Charles Juste de Beauvau, Prince of Craon
|Prince of Craon|
Charles Juste by Elise Bruyère
|Spouse(s)||Marie Charlotte de La Tour d'Auvergne|
Charles Juste de Beauvau
|Father||Marc de Beauvau|
|Mother||Anne Marguerite de Ligneville|
10 August 1720|
Hôtel de Craon, Lunéville Lorraine, France
|Died||21 May 1793
Hôtel de Beauvau, Paris, France
Charles Juste de Beauvau, Prince of Craon (10 September 1720 – 21 May 1793), 2nd Prince of Craon (1754), Marshal of France (1783) was a French scholar, nobleman and general. The son of Marc de Beauvau, he was also brother of the famous Madame de Boufflers and through her uncle to the poet Stanislas de Boufflers.
Personal and public life
He married twice; firstly on 3 April 1745 to Marie Charlotte de La Tour d'Auvergne (20 December 1729–6 September 1763), daughter of Emmanuel Théodose de La Tour d'Auvergne and his last wife Louise Henriette Françoise de Lorraine. The couple had one child who married into the Noailles family. His first wife Marie Charlotte died of Smallpox aged 33.
Marie Charlotte died in 1763. The next year, on 14 March, he married again; this time to Marie Charlotte Sylvie de Rohan-Chabot, a cousin of Charles, Prince of Soubise. The couple had no children Marie Charlotte Sylvie outliving her husband till 1807.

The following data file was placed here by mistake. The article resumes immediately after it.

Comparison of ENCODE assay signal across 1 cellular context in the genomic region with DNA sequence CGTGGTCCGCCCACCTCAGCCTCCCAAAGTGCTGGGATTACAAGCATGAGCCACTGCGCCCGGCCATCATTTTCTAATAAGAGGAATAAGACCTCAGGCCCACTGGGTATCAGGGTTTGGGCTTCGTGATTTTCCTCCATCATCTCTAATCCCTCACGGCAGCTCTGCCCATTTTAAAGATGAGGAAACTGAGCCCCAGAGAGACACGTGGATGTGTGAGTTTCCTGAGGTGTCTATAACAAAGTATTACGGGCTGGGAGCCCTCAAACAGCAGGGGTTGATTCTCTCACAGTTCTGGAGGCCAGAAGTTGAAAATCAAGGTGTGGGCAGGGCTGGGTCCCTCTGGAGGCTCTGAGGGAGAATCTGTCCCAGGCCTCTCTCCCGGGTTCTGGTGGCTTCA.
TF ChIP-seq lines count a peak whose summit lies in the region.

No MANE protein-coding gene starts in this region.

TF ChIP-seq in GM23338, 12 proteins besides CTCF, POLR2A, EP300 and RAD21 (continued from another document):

He entered military service for France and was made a lieutenant of the Calvary on 10 December 1738; colonel of the guard (Lorraine) on 1 May 1740 and distinguished himself under the leadership of the Duke of Belle-Isle at the Siege of Prague in 1742. Created a Brigadier on 16 May 1746 he was later created a Field marshal on 10 May 1748. He was later elevated to Lieutenant General on 28 December 1758. He gained further distinction in 1762 while serving in Spain.
He had dealings with the Académie française. He kept a fashionable salon, keeping company with the likes of Jean Devaines, the philosopher Jean-François Marmontel, the poet Jean François de Saint-Lambert as well as his nephew Stanislas de Boufflers.
He was created a Marshal of France in 1783. In 1789, he served in the Secretary of State for War for six months. A supporter of reforms, he was untroubled by the French Revolution and died in his bed at the height of the Reign of Terror.
The maréchal de Beauvau, died at the hôtel de Beauvau, his Parisian residence on the Place Beauvau, named after him. The hôtel was built by the architect Nicolas Le Camus de Mézières around 1770 for Charles Juste. The hôtel de Beauvau has housed the Ministry of the Interior since 1861. He owned the Château du Val at Saint-Germain-en-Laye, a property later acquired by Benjamin Franklin.
His nephew Marc Étienne Gabriel de Beauvau (1773–1849) became the next Prince of Beauvau.
The present Noailles duc de Mouchy is a direct descendant of Charles Juste.
- "Charles Juste de Beauvau, Prince of Craon", in Marie-Nicolas Bouillet and Alexis Chassang (eds.), Dictionnaire universel d'histoire et de géographie, 1878